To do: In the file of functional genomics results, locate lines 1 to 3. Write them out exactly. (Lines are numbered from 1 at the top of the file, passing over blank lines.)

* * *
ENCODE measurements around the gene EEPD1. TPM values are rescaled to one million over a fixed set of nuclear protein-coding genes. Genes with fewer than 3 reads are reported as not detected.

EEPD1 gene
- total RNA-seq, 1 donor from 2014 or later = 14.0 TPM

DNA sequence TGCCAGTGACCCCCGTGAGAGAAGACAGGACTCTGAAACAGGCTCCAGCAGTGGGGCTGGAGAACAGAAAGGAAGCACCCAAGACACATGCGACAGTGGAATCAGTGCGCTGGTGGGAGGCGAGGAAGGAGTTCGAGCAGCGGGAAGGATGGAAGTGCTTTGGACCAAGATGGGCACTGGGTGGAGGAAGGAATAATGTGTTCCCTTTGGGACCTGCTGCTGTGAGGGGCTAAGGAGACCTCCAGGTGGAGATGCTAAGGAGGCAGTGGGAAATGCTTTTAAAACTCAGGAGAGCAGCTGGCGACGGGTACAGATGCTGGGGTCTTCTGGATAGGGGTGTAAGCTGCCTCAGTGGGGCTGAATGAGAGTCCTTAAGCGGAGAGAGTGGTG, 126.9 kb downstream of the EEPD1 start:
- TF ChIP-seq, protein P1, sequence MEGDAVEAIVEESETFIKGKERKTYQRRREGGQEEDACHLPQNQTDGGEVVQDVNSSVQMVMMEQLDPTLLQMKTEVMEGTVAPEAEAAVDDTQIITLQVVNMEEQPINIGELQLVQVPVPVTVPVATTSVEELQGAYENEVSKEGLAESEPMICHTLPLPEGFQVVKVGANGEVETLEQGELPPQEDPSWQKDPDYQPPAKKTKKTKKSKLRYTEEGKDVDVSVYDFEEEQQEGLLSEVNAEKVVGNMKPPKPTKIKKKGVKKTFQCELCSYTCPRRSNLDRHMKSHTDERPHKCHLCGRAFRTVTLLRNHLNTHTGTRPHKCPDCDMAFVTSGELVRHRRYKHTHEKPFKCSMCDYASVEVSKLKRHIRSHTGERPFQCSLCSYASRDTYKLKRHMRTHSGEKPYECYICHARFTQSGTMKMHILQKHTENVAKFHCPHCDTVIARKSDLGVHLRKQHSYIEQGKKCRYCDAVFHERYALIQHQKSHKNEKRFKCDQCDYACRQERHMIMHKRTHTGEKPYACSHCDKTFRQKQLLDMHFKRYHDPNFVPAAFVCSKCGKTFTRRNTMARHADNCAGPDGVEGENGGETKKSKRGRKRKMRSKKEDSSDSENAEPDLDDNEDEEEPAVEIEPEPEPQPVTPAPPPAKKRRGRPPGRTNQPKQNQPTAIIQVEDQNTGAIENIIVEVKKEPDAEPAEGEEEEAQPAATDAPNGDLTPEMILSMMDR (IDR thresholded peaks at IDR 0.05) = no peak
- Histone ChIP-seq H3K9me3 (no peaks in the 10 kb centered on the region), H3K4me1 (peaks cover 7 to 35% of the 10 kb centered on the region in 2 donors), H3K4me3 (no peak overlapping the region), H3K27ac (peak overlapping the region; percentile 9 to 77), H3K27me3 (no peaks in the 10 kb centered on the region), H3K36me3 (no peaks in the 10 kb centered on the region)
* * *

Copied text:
ENCODE measurements around the gene EEPD1. TPM values are rescaled to one million over a fixed set of nuclear protein-coding genes. Genes with fewer than 3 reads are reported as not detected.

EEPD1 gene
- total RNA-seq, 1 donor from 2014 or later = 14.0 TPM